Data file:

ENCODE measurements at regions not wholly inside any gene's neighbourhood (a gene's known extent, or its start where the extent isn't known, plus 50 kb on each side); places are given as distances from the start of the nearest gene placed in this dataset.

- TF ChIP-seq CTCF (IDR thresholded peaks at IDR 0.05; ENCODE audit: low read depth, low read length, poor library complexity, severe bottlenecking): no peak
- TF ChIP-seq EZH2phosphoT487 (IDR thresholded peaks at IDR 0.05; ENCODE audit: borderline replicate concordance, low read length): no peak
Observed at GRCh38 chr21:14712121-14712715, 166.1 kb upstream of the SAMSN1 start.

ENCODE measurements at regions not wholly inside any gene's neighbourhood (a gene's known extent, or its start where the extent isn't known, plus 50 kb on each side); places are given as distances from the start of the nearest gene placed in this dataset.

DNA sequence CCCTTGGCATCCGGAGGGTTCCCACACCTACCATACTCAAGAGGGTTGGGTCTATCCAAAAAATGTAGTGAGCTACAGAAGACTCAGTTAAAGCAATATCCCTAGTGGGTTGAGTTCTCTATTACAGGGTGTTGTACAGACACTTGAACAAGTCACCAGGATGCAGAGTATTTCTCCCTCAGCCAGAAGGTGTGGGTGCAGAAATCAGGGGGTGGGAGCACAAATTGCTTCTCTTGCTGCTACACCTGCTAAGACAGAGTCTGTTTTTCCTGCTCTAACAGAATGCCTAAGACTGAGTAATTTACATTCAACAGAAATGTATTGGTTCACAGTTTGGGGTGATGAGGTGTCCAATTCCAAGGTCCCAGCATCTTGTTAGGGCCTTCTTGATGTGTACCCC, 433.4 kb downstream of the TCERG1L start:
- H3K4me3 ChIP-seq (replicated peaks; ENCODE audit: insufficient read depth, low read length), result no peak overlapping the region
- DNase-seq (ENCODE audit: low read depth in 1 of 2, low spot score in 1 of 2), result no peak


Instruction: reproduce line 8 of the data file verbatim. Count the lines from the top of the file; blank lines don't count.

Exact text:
- DNase-seq (ENCODE audit: low read depth in 1 of 2, low spot score in 1 of 2), result no peak